Audio is included in either English or Italian mono DTS-HD Master Audio with optional English subtitles. It should be noted that even though there are two language options to choose from in the main menu, the disc will not allow you to toggle between them, regardless of which version you choose. The post dubbing is also loose against the picture on both versions. In terms of quality, they’re extremely similar outside of their languages. The dubbing on the Italian track is a bit flatter, but both tracks work well with good support for the music and sound effects.
The following extras are included:
- Audio Commentary by Tim Lucas
- A Ghost in the House (HD – 30:34)
- Via Dell’Orologio 33 (HD – 33:48)
- The Devil Pulls the Strings (HD – 20:45)
- Shock! Horror! The Stylistic Diversity of Mario Bava (HD – 51:46)
- The Most Atrocious Tortur(e) (HD – 4:12)
- Italian Theatrical Trailer (HD – 3:35)
- US Beyond the Door II TV Spot #1 (HD – :31)
- US Beyond the Door II TV Spot #2 (HD – :27)
- US Beyond the Door II TV Spot #3 (Upscaled SD – :11)
- US Beyond the Door II TV Spot #4 (Upscaled SD – :11)
- US Beyond the Door II/The Dark TV Spot (HD – :31)
- Posters Image Gallery (HD – 7 in all)
- Italian Fotobuste Image Gallery (HD – 12 in all)
- Japanese Souvenir Program Image Gallery (HD – 11 in all)
Mario Bava biographer and film historian Tim Lucas provides another invaluable audio commentary, talking extensively about the creation of the film. He also delves into Mario and Lamberto Bava’s working relationship, and Daria Nicolodi’s involvement in the film, noting her recent divorce from Dario Argento and her subsequent battle with anorexia. He speaks on the film’s style compared to other works by Bava, the score by Libra, and discusses the subject matter as it plays out on screen.
In A Ghost in the House, co-director Lamberto Bava talks about the genesis of the project, eventually writing the script, elements of the film, Daria Nicolodi, John Steiner, David Colin, Jr., Ivan Rassimov, working with his father, practical effects, Alberto Spagnoli, Libra, and the film’s release. In Via Dell’Orologio 33, screenwriter Dardano Sacchetti talks about his career up to and including Shock, getting to know and working with Mario Bava, the process of writing the film, the differences between his original script and the final version, Daria Nicolodi, and Mario Bava’s death. In The Devil Pulls the Strings: Puppetry and Possession in Mario Bava’s Shock, Alexandra Heller-Nicholas delves deeply into her favorite Mario Bava film, discussing its thematics and motifs in detail. In Shock! Horror!, author and critic Stephen Thrower also discusses the film, defending it for many of its positives against those who would otherwise deem it unworthy in comparison to the rest of Bava’s filmography. In The Most Atrocious Tortur(e), critic Alberto Farini (in aural form) talks about interviewing Daria Nicolodi and speaking to her about a drawing given to her by Mario Bava. Next is the film’s Italian theatrical trailer, five US TV spots—one featuring a double bill with the film The Dark, and three Image Galleries, which comprise 30 stills of posters, an Italian fotobuste, and a Japanese souvenir program. Not carried from the Anchor Bay and Blue Underground DVD releases is an interview with Lamberto Bava.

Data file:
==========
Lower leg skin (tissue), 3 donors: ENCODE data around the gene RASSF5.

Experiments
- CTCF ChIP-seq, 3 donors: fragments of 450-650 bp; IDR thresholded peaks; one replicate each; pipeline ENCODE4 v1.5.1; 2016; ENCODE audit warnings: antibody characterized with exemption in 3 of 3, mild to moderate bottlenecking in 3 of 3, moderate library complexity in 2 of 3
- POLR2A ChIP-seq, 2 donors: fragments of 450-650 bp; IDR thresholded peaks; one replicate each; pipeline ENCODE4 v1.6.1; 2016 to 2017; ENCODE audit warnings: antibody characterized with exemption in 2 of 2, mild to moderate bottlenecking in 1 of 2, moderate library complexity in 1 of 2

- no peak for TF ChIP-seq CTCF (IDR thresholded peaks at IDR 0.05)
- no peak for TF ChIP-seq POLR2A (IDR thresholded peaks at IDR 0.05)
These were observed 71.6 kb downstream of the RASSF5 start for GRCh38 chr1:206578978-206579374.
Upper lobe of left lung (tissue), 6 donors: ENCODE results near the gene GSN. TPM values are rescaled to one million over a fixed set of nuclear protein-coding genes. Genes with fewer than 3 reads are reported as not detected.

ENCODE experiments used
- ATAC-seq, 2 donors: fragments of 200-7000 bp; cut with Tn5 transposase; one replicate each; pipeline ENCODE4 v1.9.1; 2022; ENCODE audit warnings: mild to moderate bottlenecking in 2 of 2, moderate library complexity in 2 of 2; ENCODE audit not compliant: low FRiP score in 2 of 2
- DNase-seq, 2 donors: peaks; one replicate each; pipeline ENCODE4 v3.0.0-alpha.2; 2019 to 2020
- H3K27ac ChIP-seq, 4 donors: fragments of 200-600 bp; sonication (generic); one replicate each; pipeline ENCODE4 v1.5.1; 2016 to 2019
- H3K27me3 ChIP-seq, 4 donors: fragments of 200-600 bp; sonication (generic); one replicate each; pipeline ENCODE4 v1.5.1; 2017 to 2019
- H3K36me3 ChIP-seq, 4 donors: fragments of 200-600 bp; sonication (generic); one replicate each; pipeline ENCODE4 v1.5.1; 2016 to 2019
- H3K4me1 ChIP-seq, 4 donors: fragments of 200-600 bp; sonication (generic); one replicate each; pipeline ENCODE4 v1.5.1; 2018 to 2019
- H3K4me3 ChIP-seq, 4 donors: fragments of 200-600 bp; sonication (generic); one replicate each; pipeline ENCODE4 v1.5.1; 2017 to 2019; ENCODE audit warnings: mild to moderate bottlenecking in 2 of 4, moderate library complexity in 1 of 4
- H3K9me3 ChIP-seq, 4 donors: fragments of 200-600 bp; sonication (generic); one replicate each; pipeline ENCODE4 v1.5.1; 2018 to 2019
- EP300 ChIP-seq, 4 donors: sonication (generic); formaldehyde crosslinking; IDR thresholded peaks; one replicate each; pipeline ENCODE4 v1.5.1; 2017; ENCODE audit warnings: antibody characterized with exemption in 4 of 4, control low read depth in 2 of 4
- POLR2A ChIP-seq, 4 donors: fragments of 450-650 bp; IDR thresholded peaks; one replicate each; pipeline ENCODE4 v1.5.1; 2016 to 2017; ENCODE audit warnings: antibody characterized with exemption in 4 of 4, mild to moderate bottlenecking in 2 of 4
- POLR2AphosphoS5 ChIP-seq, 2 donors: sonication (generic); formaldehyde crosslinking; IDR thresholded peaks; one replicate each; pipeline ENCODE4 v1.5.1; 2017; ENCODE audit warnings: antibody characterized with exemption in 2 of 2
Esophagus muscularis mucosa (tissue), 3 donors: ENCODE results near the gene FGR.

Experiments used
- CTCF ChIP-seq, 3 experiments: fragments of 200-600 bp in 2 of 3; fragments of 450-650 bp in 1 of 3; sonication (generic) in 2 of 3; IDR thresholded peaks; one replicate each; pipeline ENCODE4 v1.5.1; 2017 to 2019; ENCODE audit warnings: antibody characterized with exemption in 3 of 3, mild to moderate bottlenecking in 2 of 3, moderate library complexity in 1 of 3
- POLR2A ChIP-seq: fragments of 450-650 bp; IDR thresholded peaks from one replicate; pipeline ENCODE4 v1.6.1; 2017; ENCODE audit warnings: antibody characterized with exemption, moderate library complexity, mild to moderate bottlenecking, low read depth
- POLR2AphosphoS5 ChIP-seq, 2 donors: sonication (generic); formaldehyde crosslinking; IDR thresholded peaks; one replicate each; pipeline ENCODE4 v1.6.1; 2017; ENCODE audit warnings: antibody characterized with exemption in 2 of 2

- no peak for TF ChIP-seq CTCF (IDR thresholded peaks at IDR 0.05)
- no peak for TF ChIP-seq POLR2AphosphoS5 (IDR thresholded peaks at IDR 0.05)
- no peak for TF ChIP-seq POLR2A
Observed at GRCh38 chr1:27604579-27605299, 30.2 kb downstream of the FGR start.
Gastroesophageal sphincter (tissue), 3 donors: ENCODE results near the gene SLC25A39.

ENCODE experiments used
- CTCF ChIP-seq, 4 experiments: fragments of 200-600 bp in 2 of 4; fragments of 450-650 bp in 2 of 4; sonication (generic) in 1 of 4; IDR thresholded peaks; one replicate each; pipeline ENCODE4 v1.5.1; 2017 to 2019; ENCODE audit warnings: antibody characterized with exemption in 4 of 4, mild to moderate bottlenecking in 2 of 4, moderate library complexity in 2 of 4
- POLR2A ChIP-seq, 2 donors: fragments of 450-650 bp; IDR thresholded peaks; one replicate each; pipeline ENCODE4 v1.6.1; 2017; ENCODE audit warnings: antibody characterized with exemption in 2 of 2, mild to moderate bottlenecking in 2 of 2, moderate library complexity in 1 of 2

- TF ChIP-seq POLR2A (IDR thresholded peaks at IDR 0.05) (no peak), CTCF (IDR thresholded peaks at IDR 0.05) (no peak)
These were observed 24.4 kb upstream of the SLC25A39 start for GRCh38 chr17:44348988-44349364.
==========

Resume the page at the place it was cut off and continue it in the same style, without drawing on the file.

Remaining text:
The disc sits inside a clear amaray case with double-sided artwork: new artwork by Christopher Shy on the front and the original Italian theatrical artwork with English text on the reverse. Also included is a 24-page insert booklet containing cast and crew information, Shock Horror a la Bava by Troy Howarth, restoration information, and production credits. Everything is housed within a slipcover featuring the same new artwork.
Shock is bound to have a resurgence thanks to Arrow Video’s new Blu-ray release of the film. Presenting it with the best picture quality available and a set of quality extras, opinions on the film are bound to change. And folks new to the film are likely to find a new slice of Italian horror that they’ve been missing out on. Either way, this release comes highly recommended.
- Tim Salmons